Monday, August 19, 2013

The Art Forger - Does Life Imitate Art?

I recently finished listening to B. A. Shapiro's The Art Forger and was pleasantly surprised at this truly satisfying mystery, love story, and instructional exercise in the history of forgeries and how they're accomplished. I was only looking for a title to pass the time while I walk in the morning but I got more than I bargained for. So, the reviewers were right!

In this novel Claire Roth is a woman who's always subsuming her own passions and ambitions for someone else's. Like so many women before her, she was willing to be the muse to a painter who was "blocked." But oh how it must stick in the craw to see someone else bask in the limelight and be declared a genius for the work that you've done. What happens when that woman finally breaks out?

Claire was a good art student but for some reason, she just never stood out from the crowd. Her work was consistent but simply didn't get noticed, so she earned her living working for, an organization that paid artists to recreate the works of the masters. Claire's particular forte? Degas. So when the renowned gallery owner Aiden Markel arrived at Claire's studio with one of the most famous Degas works, After the Bath, stolen from Boston's Isabella Stewart Gardner museum years earlier, she was practically orgasmic just being in the same room with the canvas.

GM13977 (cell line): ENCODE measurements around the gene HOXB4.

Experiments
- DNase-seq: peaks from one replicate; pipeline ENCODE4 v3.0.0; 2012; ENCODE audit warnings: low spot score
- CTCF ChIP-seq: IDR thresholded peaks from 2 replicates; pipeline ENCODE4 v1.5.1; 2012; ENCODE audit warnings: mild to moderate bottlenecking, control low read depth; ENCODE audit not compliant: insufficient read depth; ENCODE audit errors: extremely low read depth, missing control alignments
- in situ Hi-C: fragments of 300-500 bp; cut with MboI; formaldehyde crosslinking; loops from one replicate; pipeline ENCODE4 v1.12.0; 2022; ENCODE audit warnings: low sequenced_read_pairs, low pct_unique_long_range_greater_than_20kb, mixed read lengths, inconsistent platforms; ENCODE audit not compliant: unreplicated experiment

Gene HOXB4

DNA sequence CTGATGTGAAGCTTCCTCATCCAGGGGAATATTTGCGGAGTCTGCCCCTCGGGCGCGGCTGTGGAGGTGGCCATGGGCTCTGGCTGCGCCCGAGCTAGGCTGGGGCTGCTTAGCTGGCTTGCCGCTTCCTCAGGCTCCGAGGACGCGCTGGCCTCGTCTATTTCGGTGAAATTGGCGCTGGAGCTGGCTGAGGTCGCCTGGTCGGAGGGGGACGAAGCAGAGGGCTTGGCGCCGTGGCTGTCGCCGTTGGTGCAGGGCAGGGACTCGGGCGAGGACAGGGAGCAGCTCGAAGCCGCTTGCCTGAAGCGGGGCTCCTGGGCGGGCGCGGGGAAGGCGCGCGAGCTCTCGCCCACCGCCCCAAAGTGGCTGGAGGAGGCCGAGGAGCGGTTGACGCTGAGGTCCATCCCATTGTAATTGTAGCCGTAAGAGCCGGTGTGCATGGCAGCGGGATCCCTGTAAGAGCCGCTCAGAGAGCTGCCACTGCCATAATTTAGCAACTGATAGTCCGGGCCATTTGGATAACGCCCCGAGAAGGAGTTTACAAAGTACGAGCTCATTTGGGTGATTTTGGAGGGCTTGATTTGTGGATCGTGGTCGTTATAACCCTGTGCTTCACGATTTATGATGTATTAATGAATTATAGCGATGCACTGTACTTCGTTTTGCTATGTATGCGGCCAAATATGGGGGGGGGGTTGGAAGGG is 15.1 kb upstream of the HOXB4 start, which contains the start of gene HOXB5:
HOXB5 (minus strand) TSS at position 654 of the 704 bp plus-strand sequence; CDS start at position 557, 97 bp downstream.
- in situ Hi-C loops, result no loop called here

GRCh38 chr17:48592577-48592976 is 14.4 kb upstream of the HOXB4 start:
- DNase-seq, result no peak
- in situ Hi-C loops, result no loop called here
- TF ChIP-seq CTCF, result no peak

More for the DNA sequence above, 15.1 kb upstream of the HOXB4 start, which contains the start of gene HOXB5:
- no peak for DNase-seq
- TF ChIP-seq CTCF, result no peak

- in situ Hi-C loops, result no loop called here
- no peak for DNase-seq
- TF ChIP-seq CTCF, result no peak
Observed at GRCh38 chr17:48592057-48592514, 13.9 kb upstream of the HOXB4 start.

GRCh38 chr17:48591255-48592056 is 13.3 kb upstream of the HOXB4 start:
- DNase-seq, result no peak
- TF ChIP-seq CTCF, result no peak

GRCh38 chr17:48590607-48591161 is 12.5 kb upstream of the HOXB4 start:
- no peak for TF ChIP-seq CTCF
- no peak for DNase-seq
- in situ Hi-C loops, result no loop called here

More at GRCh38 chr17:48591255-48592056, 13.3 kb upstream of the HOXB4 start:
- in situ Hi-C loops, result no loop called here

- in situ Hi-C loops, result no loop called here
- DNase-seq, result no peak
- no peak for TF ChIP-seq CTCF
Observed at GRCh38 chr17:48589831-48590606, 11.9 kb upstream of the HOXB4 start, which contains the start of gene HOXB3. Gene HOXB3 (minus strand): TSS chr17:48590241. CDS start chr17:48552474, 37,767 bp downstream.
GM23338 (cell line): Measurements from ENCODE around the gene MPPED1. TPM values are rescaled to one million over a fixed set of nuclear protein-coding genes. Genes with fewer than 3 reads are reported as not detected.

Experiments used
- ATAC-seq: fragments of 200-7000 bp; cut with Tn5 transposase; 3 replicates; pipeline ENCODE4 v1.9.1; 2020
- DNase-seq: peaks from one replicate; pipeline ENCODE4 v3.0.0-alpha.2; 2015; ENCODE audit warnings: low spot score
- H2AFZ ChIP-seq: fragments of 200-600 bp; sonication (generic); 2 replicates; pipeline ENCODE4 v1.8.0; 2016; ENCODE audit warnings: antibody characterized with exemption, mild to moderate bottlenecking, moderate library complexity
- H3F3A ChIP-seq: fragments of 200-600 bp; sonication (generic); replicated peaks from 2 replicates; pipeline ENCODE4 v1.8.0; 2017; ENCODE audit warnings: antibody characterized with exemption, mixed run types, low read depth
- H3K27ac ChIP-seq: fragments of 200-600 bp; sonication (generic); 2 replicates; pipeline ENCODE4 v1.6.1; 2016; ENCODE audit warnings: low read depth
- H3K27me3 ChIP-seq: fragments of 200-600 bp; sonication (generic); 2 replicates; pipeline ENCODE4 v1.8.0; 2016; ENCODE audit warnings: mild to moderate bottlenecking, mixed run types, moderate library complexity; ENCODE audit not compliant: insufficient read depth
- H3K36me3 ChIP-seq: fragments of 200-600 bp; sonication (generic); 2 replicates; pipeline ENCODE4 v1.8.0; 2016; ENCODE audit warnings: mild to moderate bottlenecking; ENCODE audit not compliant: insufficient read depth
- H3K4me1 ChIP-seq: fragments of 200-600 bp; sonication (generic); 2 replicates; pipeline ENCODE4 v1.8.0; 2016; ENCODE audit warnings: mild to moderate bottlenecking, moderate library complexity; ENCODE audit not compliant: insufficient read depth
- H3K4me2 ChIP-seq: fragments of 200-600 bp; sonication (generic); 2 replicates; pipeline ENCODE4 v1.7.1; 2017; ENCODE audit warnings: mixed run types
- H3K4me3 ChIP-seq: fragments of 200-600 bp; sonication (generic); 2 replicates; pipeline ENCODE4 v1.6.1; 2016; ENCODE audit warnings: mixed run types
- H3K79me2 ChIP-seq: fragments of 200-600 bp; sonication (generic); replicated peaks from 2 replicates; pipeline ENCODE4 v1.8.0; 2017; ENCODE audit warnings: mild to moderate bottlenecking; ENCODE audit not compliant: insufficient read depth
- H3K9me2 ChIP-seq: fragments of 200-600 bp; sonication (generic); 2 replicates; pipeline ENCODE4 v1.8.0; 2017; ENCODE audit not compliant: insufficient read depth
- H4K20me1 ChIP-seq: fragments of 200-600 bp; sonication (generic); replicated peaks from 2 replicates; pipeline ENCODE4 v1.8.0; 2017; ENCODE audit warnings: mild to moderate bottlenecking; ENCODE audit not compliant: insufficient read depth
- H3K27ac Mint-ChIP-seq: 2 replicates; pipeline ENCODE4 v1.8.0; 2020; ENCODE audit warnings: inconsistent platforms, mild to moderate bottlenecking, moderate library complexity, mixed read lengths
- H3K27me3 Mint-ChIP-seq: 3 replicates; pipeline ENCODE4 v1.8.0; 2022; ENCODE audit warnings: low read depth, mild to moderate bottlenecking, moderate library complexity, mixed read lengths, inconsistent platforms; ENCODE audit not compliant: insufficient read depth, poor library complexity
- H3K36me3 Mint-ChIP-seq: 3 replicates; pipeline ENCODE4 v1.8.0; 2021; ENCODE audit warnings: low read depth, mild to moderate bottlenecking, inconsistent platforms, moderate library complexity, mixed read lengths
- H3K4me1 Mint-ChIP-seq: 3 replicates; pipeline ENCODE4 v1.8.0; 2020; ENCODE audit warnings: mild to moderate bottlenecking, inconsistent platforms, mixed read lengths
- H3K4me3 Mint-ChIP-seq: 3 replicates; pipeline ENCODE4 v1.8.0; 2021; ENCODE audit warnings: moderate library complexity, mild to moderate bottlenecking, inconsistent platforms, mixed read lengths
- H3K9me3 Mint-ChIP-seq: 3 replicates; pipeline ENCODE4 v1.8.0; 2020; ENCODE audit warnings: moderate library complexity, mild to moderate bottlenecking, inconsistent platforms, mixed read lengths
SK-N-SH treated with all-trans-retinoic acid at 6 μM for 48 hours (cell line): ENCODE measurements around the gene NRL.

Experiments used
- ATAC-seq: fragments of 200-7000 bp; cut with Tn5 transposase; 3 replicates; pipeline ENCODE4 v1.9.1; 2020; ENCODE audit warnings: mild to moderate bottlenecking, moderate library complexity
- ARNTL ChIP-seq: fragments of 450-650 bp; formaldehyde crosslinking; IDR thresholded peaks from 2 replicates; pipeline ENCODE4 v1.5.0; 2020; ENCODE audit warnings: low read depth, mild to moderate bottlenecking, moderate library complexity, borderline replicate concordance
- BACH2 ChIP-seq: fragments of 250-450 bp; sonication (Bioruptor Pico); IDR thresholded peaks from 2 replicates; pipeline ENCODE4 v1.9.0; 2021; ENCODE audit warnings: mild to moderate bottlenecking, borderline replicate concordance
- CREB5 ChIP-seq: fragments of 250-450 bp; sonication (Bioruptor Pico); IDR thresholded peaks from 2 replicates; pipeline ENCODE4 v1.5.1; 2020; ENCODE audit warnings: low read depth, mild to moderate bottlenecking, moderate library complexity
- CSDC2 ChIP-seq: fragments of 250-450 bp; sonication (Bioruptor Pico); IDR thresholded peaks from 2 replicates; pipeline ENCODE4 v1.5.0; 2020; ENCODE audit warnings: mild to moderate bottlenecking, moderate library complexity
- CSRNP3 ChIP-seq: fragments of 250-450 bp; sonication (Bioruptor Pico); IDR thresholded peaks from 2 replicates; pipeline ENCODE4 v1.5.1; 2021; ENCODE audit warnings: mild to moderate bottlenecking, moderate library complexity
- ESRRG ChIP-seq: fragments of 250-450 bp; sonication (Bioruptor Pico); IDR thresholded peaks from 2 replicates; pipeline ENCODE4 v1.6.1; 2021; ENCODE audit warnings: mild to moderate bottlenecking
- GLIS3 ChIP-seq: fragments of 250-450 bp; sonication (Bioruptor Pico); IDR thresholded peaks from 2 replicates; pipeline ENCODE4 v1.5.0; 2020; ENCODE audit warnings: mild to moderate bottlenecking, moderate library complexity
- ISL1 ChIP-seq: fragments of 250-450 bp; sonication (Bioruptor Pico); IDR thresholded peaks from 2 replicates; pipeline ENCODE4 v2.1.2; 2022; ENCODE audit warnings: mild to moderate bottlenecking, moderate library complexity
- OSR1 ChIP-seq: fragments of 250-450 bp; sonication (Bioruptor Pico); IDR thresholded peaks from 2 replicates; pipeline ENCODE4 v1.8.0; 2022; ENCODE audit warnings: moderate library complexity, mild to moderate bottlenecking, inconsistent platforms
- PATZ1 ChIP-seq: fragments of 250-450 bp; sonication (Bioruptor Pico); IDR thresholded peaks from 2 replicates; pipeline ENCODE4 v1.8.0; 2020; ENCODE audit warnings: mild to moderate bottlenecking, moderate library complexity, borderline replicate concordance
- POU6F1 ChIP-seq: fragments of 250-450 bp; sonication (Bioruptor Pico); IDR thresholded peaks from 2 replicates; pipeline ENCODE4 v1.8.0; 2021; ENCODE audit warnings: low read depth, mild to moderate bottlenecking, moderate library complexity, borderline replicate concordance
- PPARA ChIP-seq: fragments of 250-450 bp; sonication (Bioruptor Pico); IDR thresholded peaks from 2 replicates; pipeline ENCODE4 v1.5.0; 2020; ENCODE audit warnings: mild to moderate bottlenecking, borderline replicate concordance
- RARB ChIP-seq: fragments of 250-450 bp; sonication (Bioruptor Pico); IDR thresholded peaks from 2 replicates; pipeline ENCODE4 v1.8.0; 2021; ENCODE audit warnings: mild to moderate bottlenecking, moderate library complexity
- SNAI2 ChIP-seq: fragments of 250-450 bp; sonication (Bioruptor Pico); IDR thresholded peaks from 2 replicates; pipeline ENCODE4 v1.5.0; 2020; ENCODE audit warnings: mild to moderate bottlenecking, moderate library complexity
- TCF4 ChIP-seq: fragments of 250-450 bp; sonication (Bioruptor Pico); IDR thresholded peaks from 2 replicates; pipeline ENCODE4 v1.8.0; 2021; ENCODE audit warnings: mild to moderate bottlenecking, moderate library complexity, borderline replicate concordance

The deal that she cuts with Aiden, to copy After the Bath for a buyer, and then return the original to the museum, would make both of them wealthy and secure her a showing of her own work, a privilege she's only dreamed of, at the Markel G studio. And this deal with the devil might have worked gloriously had it not been for two things. Aiden and Claire begin a love affair and Claire realizes, after significant study and reflection, that the "original" Degas that Aiden brought to her is, in fact, a forgery.

As Claire proceeds to copy the Degas, she walks us through the steps that must be followed to assure authentication. It's a fascinating process that involves baking the canvas to attain the crackling effect of old oils and then washing the finished work with yellowing agents that mimic the appearance of aging. Ms. Shapiro adds depth to the story with a secondary plot that involves Isabella Stewart's relationship with Edgar Degas as told through letters from Europe home to her niece in Boston.

The author manages to touch on the legal and moral implications of copying famous works and the fine line, if any, between forging and recreating. But where she really shines  her light is on the assumptions made by experts in the field, authenticators, curators, and experts who should be able to spot a fake a mile away but rather, choose to see what they want to see. This concept really hit home for me when I spotted this article in last week's New York Times:

In the art world there appears to be very little trust among dealers, curators, artists and buyers. After reading this book you'll understand why! Well worth the time and read quite nicely by Xe Sands.


Jessica said...

I just finished listening as well. I really liked it!

Catherine Vaughn said...

Looking forward to reading this's the September selection for my book discussion group